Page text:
The Ambassador in India (Henderson) to the Secretary of State
[Received July 3—2:34 p. m.]
16. 1. During talk July 3 with Bajpai, SYG MEA, he emphasized that, in opinion GOI, it was extremely important for maintenance [Page 284]world peace that Russia and Communist Chinese take seats soon as possible in SC. At this moment SC should be functioning with all 11 members since there was possibility, even though perhaps faint, that discussions could convince Russians and Communist Chinese that it was mistake to resort to armed force. GOI felt so keenly in this matter that it had instructed Radhakrishnan, its Ambassador to Moscow, to endeavor persuade Soviet Government to take its place in SC, informing it at same time of India’s efforts favoring admittance Communist China.1 Indian Ambassador had also been instructed undertake persuade Soviet Government use its influence prevail on North Korea cease fighting and withdraw troops from ROK, suggesting at same time that India would be glad participate if desired in discussions on this subject with US and Russia.
2. Indian Ambassador had talked to Zorin, Deputy FonMin, who had received him somewhat coldly. Zorin insisted Russia could not return to SC except in company with Communist China. Zorin also said that Russia could not intervene in Korea, particularly at time When US armed forces were killing Asians. He added significantly that Russia would be at disadvantage in conference with US and India since there would be two against one. Bajpai said, judging from Radhakrishnan’s report, latter had not displayed strong attitude GOI had hoped. He had not, for instance, pointed out that North Koreans began killing of Asians and were still killing them; that it could be no comfort to Asians who were being killed and wounded that their attackers were Asians.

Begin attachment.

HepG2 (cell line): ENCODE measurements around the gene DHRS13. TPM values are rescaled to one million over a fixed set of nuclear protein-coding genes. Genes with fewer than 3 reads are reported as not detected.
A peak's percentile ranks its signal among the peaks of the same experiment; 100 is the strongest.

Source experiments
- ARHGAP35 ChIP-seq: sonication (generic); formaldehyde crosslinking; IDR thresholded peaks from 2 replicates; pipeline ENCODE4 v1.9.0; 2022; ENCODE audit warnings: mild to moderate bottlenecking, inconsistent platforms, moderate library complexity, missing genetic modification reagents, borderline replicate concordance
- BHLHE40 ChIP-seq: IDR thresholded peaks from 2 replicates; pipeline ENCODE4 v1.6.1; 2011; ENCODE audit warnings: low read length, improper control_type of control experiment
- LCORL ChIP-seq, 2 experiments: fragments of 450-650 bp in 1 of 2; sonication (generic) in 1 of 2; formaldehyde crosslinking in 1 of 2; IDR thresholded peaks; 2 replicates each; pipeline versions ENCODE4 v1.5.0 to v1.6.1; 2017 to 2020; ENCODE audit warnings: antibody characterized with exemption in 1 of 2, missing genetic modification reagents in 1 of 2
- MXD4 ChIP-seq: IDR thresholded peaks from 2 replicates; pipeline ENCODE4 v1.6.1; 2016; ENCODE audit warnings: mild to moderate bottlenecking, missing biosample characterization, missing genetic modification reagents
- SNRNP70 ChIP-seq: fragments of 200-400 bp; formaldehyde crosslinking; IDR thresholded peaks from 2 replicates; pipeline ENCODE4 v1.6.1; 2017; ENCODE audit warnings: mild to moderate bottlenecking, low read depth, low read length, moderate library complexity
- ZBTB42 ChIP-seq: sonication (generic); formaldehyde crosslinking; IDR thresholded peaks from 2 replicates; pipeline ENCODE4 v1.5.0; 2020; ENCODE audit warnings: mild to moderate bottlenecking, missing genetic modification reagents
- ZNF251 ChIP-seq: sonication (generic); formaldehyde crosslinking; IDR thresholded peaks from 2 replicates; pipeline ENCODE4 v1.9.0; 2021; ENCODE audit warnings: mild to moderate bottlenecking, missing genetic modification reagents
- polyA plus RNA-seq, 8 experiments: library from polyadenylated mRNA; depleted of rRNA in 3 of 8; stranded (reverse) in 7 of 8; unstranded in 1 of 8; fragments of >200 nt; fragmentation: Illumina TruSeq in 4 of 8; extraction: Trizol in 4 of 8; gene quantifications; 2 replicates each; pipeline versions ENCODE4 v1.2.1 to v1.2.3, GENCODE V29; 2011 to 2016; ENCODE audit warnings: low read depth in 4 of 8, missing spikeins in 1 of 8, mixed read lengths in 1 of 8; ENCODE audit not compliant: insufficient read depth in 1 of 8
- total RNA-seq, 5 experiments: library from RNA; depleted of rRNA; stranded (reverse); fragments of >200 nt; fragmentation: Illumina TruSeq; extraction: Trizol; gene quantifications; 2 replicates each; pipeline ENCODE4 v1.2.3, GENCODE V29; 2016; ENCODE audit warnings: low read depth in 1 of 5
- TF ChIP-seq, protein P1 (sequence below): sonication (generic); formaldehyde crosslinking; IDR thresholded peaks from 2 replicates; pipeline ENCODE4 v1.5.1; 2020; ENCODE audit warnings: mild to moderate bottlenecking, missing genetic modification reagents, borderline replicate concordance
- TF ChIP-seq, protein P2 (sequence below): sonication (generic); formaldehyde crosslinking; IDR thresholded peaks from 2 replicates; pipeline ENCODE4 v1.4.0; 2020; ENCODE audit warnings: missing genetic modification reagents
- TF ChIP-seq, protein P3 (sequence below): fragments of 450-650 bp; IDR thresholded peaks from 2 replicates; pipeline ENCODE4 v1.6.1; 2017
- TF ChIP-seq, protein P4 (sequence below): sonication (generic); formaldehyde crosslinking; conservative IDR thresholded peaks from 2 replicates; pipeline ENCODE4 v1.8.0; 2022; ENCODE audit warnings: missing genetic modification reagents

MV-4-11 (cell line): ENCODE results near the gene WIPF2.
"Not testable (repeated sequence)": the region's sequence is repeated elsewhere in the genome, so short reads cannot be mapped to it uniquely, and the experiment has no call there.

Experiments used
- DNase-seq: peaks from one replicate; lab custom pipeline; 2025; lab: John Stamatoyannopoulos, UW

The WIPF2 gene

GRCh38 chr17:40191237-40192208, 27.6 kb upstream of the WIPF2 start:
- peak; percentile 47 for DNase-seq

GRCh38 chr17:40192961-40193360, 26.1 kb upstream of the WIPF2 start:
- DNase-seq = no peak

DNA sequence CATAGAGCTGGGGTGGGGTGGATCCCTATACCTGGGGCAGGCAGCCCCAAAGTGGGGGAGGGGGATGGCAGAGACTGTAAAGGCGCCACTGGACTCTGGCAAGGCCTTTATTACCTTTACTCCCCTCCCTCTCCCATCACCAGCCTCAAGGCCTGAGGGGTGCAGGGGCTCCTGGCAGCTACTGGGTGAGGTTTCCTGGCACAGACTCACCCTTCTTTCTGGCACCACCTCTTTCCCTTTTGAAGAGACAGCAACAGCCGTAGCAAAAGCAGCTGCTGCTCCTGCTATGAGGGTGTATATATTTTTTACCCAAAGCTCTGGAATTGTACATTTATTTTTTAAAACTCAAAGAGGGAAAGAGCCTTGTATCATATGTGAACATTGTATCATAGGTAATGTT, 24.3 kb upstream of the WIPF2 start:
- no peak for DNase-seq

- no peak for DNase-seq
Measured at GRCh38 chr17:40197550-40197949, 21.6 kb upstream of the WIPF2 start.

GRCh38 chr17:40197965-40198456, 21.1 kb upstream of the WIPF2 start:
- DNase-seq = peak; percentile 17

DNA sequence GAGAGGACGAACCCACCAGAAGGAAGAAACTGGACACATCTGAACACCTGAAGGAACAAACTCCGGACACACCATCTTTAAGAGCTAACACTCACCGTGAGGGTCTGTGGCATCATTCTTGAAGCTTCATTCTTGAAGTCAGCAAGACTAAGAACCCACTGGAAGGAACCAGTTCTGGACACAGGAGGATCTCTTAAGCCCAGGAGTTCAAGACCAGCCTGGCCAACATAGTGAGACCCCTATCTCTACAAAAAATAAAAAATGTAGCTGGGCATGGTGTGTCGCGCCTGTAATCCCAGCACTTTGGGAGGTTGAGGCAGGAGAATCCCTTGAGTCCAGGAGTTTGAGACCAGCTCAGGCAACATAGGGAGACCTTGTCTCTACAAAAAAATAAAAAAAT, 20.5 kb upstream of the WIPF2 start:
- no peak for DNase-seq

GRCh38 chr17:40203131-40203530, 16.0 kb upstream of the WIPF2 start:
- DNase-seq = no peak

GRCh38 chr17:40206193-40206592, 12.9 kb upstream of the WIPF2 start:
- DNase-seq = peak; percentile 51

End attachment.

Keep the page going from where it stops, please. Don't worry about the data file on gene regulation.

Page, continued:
3. I asked Bajpai what, in general, was Radhakrishnan’s attitude toward recent GOI decisions. (He had told me previously that Radhakrishnan frequently displayed certain amount of “wooliness” and “naiveté” in his dealing with Russians.)
4. Bajpai said Radhakrishnan had not thus far given GOI his personal views on subject. He imagined, however, that logic of situation was so clear that Radhakrishnan must believe that GOI decisions were correct. It is possible, although in my opinion not probable, that Radhakrishnan might have sent telegrams re Korean situation to Nehru which were not seen by Bajpai.
Department pass Moscow, repeated info Moscow unnumbered.
At 5 p. m. on July 3, the Department of State sent the following message to the U.S. Mission at the United Nations as telegram 9:
“In view Korean situation Dept considers it wld be undesirable for Chi representation question be raised SC at this time. In event you receive evidence that question may be raised, you shld express this view other UN Delegations. In addition, you may as appropriate indicate that during Korean crisis we wld be even more disinclined see change Chi representation.” (310.2/7–350)↩